Van Eyck playgrounds identified in yellow within Amsterdam during 1954
Van Eyck playgrounds identified in yellow within Amsterdam during 1961
Drawings for climbing igloo (1956) and funnels (1957)
Drawings for climbing arch (1949)
Plan and situation of Zaanhof playground (1950)
Zeedijk playground, Amsterdam- Centrum (1956)
Architecture Case Study by Ki Jun Lo
Aldo van Eyck, Amsterdam Public Works Department, 1947-1978
The street playgrounds in Amsterdam designed by Aldo van Eyck represent one of the most emblematic of architectural interventions in a pivotal time: the shift from the top-down organization of space by modern functionalist architects, towards a bottom- up architecture that literally aimed to give space to the imagination. Recognising the importance of ‘learning’ from the particularities and irregularities of left-over, insterstitial-spaces in the existing fabric of the city, this project aims to work with these spaces rather than overlook them. It is an attempt to express the genius loci of the site through its own unique configuration as all the playgrounds are site-specific, filling them with activity in response to the urban framework as a whole.
The project reused vacant plots of land and converted them into playground spaces for children. It was a regeneration of urban voids, filling them with life as a redeeming, therapeutic act of weaving together the fabric of a devastated city. This interstitial approach to the city aims to build a more active community, with at least one small public playground in every neighbourhood of Amsterdam. The playgrounds were an opportunity for van Eyck to test out his ideas on architecture, relativity and imagination, representing his exercises in non-hierarchical composition.
The playgrounds posseseses an inherently web-like quality when perceived as a whole, represented through its approach in creating a pattern of relationships with its surrounding: the “in-between” or “interstitial” nature of the playgrounds. The design of the playgrounds is aimed at interaction with the surrounding urban tissue. Temporality of the intervention is part of this ‘in between’ nature, recreating space through incremental adaptation instead of the tabula rasa approach of modernism, where the designs had an autonomy of their own, based on abstract data and statistics. In affiliation with the Site Preparation Service of the Department of City Development who wanted to give every neighbourhood its own playground, they often had to be placed in vacant, derelict sites. The use of empty plots therefore represents a tactical solution in repurposing unused land with an ad hoc approach.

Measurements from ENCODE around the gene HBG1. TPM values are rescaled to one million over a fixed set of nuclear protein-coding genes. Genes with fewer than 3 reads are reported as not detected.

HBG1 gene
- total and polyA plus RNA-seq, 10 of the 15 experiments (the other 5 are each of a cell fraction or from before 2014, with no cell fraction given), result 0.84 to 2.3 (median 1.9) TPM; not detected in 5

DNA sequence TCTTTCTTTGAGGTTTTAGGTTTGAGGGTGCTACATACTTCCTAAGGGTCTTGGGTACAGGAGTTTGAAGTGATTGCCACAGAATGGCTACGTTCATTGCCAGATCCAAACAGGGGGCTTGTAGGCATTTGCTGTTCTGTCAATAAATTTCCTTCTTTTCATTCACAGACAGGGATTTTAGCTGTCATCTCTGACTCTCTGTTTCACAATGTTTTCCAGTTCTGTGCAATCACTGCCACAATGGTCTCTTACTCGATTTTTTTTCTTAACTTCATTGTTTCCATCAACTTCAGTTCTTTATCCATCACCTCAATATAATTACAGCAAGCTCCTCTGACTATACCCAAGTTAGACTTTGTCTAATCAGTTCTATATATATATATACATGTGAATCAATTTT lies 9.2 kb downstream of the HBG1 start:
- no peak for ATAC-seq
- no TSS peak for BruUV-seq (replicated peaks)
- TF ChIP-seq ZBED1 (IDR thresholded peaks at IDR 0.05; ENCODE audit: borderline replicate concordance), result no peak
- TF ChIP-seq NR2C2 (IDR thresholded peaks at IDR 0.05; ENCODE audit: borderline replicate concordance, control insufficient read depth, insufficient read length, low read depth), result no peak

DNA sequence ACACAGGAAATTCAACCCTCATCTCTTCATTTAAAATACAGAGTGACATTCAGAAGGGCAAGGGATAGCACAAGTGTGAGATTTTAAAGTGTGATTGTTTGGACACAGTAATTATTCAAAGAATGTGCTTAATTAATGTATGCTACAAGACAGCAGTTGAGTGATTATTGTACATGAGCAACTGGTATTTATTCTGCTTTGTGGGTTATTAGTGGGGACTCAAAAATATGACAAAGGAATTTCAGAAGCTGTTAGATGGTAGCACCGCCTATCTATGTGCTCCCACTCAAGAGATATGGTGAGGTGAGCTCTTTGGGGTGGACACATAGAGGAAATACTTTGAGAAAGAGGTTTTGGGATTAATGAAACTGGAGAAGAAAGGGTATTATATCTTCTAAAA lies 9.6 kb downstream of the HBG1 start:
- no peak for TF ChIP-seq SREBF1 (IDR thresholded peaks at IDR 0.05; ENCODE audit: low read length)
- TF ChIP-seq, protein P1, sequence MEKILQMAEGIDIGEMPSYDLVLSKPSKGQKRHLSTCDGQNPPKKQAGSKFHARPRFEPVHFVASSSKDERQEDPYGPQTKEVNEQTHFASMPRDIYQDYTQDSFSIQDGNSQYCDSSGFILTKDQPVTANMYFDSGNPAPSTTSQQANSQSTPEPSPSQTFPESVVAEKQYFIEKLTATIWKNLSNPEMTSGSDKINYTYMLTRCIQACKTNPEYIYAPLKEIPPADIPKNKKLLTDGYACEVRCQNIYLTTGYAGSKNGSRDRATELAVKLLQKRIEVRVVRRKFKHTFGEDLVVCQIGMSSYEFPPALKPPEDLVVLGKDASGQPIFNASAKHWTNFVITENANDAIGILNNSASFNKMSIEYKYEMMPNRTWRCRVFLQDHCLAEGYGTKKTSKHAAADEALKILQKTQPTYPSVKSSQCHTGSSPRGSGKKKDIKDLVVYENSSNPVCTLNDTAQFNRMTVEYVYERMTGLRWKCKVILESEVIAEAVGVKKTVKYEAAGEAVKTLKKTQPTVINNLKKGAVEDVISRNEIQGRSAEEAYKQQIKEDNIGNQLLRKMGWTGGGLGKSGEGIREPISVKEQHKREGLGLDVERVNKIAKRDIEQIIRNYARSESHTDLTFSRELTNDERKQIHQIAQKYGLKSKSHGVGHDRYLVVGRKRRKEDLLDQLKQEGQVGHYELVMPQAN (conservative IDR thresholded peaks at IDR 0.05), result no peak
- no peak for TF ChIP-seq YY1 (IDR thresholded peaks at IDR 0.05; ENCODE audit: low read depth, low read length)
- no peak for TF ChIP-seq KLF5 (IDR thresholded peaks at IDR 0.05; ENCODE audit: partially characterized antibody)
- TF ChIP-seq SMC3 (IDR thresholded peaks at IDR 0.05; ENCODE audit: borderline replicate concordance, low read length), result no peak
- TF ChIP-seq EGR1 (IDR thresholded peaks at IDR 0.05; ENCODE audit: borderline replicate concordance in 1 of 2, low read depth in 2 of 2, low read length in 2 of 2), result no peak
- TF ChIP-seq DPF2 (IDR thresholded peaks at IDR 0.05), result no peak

In regards to the spatial configuration of the playgrounds, the design proposes a different conception of space, one that stimulates the imagination of the users (the children). Van Eyck consciously designed the equipments in a very minimalist way, the idea being that the children could appropriate the space by it’s openness according to their own interpretation. The close relationship between van Eyck and the artists from the COBRA art movement makes it probable that much of his early inspiration for the playgrounds was derived from COBRA’s working method of spontaneity and experiment. They believed that the spontaneity of the child’s imagination, untainted by modern protocol, was one of the privileged sites of authenticity in a society where man was to live “in a morbid atmosphere of artificiality, lies and barrenness”. It is through these approach in notions that the designs for the playgrounds show great variety and authenticity at the same time through its spatial composition and quality.